Seasonal differences

Seasonal changes in environmental conditions and food availability might reflect harshness or ecological favourability for species and result in shifting foraging tactics of individuals [30]. In temperate climates, natural food source availability decreases starting autumn through winter, and increases once again in spring. Avian scavengers, like ravens, can experience higher food-searching costs in low temperatures, high snow cover (which hides natural food sources), short day lengths, and limited opportunities for good flight conditions (e.g., fewer thermal uplifts in winter reduces flight distance and duration) [23, 31, 39, 49, 79]. When conditions get warmer, anthropogenic food availability in temperate regions can change as large amounts of garbage melt out of the snow [32], and as organic waste is raked out of barns to compost in the warming weather. Natural food sources such as insects, grain, and carcasses that appear from below avalanches also become more available. When coping with such changes, predictable AFSs may represent comparatively abundant and attractive resources to forage at [79, 81]. Our results showed that while birds maintain a similar average maximum daily displacement across all seasons, they varied in terms of how widely they dispersed across the landscape and in their AFS-use.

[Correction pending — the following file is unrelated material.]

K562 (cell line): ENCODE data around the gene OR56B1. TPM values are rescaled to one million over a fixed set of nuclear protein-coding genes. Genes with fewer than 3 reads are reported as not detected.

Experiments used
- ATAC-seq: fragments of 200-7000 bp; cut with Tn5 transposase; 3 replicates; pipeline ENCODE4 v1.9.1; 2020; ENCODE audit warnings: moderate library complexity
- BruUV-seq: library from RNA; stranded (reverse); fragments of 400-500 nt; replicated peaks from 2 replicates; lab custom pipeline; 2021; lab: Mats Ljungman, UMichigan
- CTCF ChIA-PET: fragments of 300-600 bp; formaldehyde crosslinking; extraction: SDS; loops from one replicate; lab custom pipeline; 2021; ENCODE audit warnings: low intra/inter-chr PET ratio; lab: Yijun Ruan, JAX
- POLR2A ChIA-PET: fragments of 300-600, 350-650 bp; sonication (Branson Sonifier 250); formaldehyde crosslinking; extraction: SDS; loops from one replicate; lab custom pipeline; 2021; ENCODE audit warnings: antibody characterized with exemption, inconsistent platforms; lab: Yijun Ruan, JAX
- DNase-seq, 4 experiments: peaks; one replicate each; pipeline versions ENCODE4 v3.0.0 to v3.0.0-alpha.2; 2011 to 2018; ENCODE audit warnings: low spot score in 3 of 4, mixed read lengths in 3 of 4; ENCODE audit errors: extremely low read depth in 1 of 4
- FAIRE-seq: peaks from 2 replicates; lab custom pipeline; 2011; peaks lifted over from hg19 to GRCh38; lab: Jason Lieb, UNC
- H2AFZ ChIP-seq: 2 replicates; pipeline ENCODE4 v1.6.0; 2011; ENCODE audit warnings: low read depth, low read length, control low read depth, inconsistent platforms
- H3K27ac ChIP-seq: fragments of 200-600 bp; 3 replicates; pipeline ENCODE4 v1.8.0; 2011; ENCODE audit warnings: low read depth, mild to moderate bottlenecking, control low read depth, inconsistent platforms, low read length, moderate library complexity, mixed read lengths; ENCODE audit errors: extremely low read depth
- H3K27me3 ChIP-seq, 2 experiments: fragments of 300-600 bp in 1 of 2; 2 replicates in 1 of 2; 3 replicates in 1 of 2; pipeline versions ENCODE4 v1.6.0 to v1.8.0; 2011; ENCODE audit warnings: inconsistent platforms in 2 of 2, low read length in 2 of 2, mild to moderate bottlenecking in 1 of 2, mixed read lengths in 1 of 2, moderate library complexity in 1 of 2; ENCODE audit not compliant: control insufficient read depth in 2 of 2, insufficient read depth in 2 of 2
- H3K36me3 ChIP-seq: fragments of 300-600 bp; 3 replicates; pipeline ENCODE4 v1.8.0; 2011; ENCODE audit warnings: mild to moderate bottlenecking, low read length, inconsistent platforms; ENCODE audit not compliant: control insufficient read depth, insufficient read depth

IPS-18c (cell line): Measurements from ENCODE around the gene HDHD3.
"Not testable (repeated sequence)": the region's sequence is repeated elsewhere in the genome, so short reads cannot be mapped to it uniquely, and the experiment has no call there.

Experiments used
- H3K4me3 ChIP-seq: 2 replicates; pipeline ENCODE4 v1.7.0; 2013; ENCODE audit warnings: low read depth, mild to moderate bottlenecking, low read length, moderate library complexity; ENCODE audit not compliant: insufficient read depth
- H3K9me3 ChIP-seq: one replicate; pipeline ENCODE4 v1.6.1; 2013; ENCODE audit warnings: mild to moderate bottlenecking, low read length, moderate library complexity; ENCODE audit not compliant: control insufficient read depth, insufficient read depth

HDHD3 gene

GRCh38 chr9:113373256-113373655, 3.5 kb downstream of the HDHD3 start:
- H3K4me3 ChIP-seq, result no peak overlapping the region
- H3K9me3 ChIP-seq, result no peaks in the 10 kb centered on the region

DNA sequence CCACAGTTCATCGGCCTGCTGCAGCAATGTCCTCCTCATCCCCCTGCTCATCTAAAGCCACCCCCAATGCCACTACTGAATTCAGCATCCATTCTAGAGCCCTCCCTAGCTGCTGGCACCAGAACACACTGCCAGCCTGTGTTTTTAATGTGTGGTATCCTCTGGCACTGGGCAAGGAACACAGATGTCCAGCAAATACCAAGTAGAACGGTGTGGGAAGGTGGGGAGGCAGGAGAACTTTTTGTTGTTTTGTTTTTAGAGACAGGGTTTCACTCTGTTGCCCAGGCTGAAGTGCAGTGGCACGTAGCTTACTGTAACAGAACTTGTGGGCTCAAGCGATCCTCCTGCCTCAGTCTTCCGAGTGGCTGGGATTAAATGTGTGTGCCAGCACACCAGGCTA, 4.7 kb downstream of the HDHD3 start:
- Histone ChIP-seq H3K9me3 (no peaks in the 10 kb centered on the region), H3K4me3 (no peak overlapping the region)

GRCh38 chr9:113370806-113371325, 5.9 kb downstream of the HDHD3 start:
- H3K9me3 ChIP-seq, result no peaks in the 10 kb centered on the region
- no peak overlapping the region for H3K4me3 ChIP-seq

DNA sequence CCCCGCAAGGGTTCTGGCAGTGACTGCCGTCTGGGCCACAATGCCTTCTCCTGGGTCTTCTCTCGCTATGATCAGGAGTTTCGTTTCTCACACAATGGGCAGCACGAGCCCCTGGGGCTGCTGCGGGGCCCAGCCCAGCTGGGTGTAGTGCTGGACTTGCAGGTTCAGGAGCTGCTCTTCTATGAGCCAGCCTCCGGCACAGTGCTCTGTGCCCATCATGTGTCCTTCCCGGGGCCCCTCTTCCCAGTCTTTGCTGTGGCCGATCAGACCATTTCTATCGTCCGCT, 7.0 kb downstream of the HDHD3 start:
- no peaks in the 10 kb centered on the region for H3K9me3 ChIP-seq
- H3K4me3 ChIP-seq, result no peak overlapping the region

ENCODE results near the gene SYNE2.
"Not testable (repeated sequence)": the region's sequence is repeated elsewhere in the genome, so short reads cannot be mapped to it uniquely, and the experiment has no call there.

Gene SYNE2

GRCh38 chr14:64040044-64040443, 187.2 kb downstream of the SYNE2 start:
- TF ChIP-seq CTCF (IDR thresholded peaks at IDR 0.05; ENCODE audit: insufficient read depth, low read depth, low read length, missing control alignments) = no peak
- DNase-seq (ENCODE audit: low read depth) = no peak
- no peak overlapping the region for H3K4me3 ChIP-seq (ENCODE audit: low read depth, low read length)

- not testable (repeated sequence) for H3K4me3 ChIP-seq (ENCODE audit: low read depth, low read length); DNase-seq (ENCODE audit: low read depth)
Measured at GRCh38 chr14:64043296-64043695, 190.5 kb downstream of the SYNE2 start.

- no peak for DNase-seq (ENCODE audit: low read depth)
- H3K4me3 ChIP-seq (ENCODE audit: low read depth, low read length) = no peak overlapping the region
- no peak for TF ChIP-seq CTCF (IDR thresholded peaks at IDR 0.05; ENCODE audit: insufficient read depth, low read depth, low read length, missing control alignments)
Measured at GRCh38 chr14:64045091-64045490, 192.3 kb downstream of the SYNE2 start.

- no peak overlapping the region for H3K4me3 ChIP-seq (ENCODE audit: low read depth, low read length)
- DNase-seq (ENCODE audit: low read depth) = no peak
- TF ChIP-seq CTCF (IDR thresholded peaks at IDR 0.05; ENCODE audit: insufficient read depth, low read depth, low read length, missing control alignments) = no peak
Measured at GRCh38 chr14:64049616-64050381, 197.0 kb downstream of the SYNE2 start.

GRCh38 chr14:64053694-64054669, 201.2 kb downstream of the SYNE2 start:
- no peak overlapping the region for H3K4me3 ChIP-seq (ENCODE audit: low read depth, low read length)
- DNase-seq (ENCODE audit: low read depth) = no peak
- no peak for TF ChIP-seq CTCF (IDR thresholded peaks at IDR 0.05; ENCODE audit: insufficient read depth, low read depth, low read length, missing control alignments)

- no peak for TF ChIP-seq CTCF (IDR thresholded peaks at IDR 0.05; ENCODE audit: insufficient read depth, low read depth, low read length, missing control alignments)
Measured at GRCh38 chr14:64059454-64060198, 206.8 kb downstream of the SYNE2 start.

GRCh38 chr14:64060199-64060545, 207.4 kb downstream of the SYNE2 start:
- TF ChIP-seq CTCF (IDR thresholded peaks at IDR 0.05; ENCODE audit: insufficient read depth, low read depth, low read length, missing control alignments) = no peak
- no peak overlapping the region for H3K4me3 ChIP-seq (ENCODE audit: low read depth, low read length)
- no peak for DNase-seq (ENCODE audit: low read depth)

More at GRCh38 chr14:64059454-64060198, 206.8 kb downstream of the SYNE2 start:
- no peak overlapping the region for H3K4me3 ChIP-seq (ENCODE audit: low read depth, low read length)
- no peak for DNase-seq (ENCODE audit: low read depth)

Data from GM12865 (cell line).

An increase in energy demands in colder months may prompt birds to search larger areas for AFSs or natural food. Birds had the largest occurrence distributions in autumn followed by winter, and visited the highest number of AFSs in winter. While flying can be energetically expensive, the benefits reaped from finding and exploiting food sources are likely to be greater than the costs [19], however this is may not always be the case [80]. In these seasons, AFSs may also become more desirable as shorter daylight reduces the time available for foraging. Additionally, flying in search for food could mitigate the competition that arises from many individuals relying heavily on a limited amount of resource under stressful conditions. Time spent moving between AFSs and the use of natural food sources reduces the time spent directly at AFSs, which would explain why contrary to expectation, the probability of individuals being present at any AFS was found to be low in autumn and winter.